Japanese Inari is another worthy cuisine mention. You can find them in just about any restaurant. I honestly got hooked on the ones they sell at Family Mart. They’re a cheap and delicious snack, especially if you’re hungry after all the restaurants close.
Don’t be afraid of convenience store sushi in Japan. While it doesn’t help keep the sushi-making tradition alive, it’s still delicious and totally fresh!
Piss Alley: Authentic Tokyo Restaurants
Locals huddle in teeny tiny Piss Alley restaurants that are clustered together. Most are open to the outside and have about ten seats.
Restaurants in Piss Alley are not the kind of place where you can spend two hours leisurely eating a meal. The trick here is that as long as you’re continually ordering an appropriate amount of food, they won’t ask you to leave!
I highly recommend ordering some hot sake while enjoying your chosen Piss Alley restaurant. I’d say this is the most authentic spot to imbibe in some local liquor.
For those who are a little more comfortable being guided through Tokyo’s best local restaurants, consider booking a private local food tour.
While you might normally associate curry with India, it’s also a big thing in Japan. The country is filled with restaurants that specialize in “Japanese curry.” The Japanese version of the cuisine resembles more of a gravy, as opposed to a thinner oily liquid.
Explore Shimokitazawa, Tokyo’s hip curry district if you have the time. A local LGBT Japanese-American friend of mine recommends that travelers visit this area if they have time.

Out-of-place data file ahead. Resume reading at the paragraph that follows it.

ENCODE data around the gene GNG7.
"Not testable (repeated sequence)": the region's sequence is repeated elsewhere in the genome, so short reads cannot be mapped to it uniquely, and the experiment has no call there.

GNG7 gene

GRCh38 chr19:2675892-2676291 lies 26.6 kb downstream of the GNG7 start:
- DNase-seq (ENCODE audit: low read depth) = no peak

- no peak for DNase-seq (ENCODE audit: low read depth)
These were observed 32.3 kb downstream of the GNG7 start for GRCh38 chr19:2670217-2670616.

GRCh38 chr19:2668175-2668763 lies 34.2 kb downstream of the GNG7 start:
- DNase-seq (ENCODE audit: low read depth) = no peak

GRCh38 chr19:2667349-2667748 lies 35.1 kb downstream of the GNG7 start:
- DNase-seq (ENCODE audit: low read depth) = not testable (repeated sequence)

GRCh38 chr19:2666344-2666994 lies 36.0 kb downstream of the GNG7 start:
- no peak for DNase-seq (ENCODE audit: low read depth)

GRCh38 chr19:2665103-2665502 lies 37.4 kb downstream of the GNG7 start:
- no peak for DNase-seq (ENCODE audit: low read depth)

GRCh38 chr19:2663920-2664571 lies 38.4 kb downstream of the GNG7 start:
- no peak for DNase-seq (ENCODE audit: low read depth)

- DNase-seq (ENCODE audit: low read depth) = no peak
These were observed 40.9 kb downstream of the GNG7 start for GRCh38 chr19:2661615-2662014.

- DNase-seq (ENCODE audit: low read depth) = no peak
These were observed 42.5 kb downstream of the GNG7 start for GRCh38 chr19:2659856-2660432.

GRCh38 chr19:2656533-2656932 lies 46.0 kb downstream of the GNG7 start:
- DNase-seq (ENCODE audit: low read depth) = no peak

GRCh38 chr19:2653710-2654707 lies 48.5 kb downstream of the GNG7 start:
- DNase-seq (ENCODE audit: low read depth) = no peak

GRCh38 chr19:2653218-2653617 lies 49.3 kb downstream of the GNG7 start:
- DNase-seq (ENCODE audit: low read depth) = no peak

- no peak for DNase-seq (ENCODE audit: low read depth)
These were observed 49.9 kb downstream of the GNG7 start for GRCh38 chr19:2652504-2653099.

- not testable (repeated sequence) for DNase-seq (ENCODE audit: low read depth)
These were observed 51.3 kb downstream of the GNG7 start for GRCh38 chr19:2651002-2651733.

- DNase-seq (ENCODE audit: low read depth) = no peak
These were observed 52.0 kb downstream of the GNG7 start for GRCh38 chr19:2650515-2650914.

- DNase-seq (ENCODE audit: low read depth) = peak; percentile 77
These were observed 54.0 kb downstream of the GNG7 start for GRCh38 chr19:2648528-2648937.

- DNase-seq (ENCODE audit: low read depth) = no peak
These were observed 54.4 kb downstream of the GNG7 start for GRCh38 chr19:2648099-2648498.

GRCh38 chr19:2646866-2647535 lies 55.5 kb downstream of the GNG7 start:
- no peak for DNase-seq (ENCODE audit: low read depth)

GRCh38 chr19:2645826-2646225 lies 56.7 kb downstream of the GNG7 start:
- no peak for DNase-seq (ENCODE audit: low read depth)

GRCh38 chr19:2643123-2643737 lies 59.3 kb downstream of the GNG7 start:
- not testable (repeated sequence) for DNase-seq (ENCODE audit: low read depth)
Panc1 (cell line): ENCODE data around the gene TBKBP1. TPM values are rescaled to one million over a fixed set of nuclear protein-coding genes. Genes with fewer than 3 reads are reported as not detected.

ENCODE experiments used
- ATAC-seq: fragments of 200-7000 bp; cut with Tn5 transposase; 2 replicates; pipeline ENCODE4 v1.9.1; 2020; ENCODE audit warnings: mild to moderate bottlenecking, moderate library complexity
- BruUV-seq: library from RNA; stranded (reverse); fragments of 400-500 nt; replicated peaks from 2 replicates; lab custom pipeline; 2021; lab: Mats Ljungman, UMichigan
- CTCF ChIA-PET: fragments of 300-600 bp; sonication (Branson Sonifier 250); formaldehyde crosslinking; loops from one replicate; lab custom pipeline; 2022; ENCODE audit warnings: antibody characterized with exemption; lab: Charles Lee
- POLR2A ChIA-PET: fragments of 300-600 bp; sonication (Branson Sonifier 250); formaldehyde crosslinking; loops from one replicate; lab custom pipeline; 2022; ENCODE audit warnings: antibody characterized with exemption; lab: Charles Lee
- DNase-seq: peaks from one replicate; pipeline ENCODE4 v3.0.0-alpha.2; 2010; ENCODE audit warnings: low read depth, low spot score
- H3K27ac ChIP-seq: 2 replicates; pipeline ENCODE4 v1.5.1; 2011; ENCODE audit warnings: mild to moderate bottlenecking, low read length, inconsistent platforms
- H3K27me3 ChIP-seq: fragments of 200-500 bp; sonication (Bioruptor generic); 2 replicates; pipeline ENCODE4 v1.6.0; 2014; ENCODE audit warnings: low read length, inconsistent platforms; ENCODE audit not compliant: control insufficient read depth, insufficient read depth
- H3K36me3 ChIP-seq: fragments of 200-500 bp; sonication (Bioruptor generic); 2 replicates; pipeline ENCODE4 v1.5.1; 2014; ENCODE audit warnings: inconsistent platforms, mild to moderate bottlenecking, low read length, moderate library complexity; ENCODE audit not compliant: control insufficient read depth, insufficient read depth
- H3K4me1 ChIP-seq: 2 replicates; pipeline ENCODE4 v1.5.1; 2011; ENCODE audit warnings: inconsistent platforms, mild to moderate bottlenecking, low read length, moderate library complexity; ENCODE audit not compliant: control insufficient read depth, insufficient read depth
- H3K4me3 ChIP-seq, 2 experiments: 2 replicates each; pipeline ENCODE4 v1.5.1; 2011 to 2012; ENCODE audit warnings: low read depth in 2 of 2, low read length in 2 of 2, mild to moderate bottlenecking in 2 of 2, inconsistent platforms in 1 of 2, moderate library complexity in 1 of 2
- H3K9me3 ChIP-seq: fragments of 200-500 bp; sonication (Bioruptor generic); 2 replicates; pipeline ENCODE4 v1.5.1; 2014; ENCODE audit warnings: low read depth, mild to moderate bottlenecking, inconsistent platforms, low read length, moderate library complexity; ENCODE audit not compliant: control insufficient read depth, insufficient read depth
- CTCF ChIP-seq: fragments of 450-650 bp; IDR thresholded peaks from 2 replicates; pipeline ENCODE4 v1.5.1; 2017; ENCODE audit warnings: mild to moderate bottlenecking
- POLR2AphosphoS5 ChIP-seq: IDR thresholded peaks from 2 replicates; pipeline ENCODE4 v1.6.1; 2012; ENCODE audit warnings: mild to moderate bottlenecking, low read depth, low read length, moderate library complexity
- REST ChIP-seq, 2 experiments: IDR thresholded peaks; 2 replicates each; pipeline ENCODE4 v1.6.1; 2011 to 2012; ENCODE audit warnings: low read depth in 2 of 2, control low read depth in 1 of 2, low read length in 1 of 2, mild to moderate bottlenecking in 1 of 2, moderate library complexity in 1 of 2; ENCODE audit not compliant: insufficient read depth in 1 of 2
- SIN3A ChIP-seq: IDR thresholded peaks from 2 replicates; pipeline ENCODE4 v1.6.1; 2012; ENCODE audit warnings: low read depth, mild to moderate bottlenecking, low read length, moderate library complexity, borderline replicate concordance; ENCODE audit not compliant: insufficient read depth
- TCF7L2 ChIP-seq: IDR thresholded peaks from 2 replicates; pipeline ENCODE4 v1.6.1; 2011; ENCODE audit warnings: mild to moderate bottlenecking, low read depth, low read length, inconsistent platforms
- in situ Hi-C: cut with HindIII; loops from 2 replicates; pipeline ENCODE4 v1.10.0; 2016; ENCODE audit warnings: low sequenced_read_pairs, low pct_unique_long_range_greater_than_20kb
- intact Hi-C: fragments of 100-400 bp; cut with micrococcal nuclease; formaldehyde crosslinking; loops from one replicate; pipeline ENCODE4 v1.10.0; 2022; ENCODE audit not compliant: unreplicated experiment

Depending on where you’re staying in Tokyo, Shimokitazawa may be a little far, but it’s definitely an authentic area worth experiencing.
For a curry restaurant closer to central Tokyo, there is a wonderful and decently-priced spot called 上等カレー 渋谷本店. Head upstairs, place your order at the ticket machine, hand your receipt to the guys behind the bar.
Tokyo Gay Bars
The gay bars in Tokyo are undoubtedly the best in Japan. Most of the gay bars are concentrated together in the city’s gay district. They’re a ton of fun and you’ll likely meet both locals and ex-pats. Plus, they’re open quite late!
Dragon Men Tokyo
Dragon Men is the biggest gay bar of the bunch. I would actually consider it more of a club. I went on a Saturday night and the place was packed full of guys dancing.
You will probably find a larger percentage of other travelers at Dragon men as opposed to other nearby gay bars. It’s the most popular one! Michael and I met a Latin couple that was visiting east Asia for work.
Prepare for a late night, since Dragon Men is open until 6 AM on the weekends! The bar charges a cover of 1000 Yen, so make sure to bring enough cash.
The Eagle Tokyo
Tokyo has two of its very own Eagle gay bar locations. One of them is the traditional Eagle Tokyo and the other is Eagle Blue, a separate establishment only a minute away.
The Eagle is definitely the best gay bar in Tokyo to meet new friends. The narrow walkways surrounding the bar make socializing super easy. I’d definitely recommend this bar for solo travelers.
Smaller Gay Bars in Tokyo
Aiiro Café is a great gay bar to start your night out in Tokyo. While small, they make use of the outdoor space for fun drag performances.